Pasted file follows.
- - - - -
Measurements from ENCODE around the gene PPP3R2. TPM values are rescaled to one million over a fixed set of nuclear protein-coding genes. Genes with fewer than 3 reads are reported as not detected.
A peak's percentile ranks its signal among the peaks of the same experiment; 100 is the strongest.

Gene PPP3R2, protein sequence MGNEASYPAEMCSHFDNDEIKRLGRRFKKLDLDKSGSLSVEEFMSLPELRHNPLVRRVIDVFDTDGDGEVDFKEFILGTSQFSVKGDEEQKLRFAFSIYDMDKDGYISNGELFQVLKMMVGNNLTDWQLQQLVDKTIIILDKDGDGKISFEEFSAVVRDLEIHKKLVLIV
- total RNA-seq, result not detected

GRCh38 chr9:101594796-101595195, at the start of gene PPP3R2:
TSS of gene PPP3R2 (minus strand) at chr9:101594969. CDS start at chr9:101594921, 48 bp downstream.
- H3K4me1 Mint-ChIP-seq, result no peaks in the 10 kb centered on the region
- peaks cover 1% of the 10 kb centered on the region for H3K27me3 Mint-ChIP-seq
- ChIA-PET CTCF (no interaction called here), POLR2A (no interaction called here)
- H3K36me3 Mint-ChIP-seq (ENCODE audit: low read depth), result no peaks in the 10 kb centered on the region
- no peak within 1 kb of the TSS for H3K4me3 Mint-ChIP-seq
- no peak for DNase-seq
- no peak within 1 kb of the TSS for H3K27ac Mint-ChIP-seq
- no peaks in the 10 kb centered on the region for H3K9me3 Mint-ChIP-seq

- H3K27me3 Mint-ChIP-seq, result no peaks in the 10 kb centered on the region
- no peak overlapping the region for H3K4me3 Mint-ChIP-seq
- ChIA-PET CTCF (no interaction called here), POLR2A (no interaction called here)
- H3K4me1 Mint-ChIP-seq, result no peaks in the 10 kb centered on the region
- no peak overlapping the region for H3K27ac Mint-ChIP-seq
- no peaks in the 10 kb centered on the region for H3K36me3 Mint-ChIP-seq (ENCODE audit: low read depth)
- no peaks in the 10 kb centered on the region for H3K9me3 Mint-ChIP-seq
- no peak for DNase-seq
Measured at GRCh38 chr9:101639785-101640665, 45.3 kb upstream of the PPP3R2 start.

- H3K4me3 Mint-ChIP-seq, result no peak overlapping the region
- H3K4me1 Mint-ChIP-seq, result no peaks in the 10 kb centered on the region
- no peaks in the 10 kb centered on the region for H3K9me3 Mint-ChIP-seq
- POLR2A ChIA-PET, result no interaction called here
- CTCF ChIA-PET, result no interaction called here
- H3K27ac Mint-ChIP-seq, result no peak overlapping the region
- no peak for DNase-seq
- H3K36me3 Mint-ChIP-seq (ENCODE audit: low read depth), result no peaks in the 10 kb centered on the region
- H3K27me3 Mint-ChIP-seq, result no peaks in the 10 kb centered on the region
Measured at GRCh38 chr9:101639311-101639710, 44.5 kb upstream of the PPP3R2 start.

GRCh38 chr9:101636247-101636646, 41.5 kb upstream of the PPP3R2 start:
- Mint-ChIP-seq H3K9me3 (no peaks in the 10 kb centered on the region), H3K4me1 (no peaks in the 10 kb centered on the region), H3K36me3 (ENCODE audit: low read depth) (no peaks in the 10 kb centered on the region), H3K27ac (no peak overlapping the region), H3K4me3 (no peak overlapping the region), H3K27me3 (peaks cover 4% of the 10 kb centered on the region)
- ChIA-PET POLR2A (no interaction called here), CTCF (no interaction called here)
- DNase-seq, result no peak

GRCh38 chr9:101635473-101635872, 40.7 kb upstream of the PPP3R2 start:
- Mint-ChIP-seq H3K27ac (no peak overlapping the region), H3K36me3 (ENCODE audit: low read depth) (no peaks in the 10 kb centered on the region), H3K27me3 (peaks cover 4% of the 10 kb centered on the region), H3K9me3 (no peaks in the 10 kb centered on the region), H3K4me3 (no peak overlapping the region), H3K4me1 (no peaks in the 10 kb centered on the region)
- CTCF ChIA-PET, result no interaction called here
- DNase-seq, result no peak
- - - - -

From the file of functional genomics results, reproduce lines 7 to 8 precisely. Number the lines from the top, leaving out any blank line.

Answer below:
- H3K4me1 Mint-ChIP-seq, result no peaks in the 10 kb centered on the region
- peaks cover 1% of the 10 kb centered on the region for H3K27me3 Mint-ChIP-seq